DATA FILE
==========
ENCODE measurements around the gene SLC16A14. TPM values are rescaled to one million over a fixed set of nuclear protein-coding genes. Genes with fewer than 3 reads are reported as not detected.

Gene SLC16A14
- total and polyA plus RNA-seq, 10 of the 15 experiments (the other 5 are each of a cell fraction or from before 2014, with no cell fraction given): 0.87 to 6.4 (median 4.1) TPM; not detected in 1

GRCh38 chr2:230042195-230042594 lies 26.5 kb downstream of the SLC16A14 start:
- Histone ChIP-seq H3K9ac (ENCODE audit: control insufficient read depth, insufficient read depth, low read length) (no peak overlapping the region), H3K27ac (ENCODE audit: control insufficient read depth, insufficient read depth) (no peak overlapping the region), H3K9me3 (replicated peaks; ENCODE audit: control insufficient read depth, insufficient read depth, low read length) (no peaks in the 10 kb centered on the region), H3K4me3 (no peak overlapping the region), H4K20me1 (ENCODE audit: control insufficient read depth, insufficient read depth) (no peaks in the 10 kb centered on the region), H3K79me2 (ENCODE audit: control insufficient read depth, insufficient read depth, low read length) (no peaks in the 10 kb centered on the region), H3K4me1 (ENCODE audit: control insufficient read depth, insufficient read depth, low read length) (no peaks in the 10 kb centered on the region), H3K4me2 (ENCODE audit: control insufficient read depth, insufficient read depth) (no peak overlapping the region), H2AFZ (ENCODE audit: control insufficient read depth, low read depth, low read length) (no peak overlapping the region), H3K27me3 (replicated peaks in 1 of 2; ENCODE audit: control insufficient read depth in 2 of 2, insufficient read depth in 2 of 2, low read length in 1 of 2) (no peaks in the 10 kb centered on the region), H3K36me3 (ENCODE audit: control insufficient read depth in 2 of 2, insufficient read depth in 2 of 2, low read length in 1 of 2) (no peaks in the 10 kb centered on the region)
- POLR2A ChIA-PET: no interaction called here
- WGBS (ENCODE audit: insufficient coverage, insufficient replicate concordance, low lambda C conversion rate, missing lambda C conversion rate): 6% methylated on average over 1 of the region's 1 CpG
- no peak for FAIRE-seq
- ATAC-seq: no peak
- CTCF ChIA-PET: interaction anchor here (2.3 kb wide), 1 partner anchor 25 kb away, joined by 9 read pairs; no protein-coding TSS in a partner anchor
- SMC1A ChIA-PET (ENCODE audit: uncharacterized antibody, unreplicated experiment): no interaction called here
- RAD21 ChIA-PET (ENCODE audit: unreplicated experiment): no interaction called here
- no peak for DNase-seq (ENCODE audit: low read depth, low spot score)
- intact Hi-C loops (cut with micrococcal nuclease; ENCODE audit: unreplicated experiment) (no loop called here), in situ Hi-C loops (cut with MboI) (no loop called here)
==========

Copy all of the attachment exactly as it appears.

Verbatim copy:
ENCODE measurements around the gene SLC16A14. TPM values are rescaled to one million over a fixed set of nuclear protein-coding genes. Genes with fewer than 3 reads are reported as not detected.

Gene SLC16A14
- total and polyA plus RNA-seq, 10 of the 15 experiments (the other 5 are each of a cell fraction or from before 2014, with no cell fraction given): 0.87 to 6.4 (median 4.1) TPM; not detected in 1

GRCh38 chr2:230042195-230042594 lies 26.5 kb downstream of the SLC16A14 start:
- Histone ChIP-seq H3K9ac (ENCODE audit: control insufficient read depth, insufficient read depth, low read length) (no peak overlapping the region), H3K27ac (ENCODE audit: control insufficient read depth, insufficient read depth) (no peak overlapping the region), H3K9me3 (replicated peaks; ENCODE audit: control insufficient read depth, insufficient read depth, low read length) (no peaks in the 10 kb centered on the region), H3K4me3 (no peak overlapping the region), H4K20me1 (ENCODE audit: control insufficient read depth, insufficient read depth) (no peaks in the 10 kb centered on the region), H3K79me2 (ENCODE audit: control insufficient read depth, insufficient read depth, low read length) (no peaks in the 10 kb centered on the region), H3K4me1 (ENCODE audit: control insufficient read depth, insufficient read depth, low read length) (no peaks in the 10 kb centered on the region), H3K4me2 (ENCODE audit: control insufficient read depth, insufficient read depth) (no peak overlapping the region), H2AFZ (ENCODE audit: control insufficient read depth, low read depth, low read length) (no peak overlapping the region), H3K27me3 (replicated peaks in 1 of 2; ENCODE audit: control insufficient read depth in 2 of 2, insufficient read depth in 2 of 2, low read length in 1 of 2) (no peaks in the 10 kb centered on the region), H3K36me3 (ENCODE audit: control insufficient read depth in 2 of 2, insufficient read depth in 2 of 2, low read length in 1 of 2) (no peaks in the 10 kb centered on the region)
- POLR2A ChIA-PET: no interaction called here
- WGBS (ENCODE audit: insufficient coverage, insufficient replicate concordance, low lambda C conversion rate, missing lambda C conversion rate): 6% methylated on average over 1 of the region's 1 CpG
- no peak for FAIRE-seq
- ATAC-seq: no peak
- CTCF ChIA-PET: interaction anchor here (2.3 kb wide), 1 partner anchor 25 kb away, joined by 9 read pairs; no protein-coding TSS in a partner anchor
- SMC1A ChIA-PET (ENCODE audit: uncharacterized antibody, unreplicated experiment): no interaction called here
- RAD21 ChIA-PET (ENCODE audit: unreplicated experiment): no interaction called here
- no peak for DNase-seq (ENCODE audit: low read depth, low spot score)
- intact Hi-C loops (cut with micrococcal nuclease; ENCODE audit: unreplicated experiment) (no loop called here), in situ Hi-C loops (cut with MboI) (no loop called here)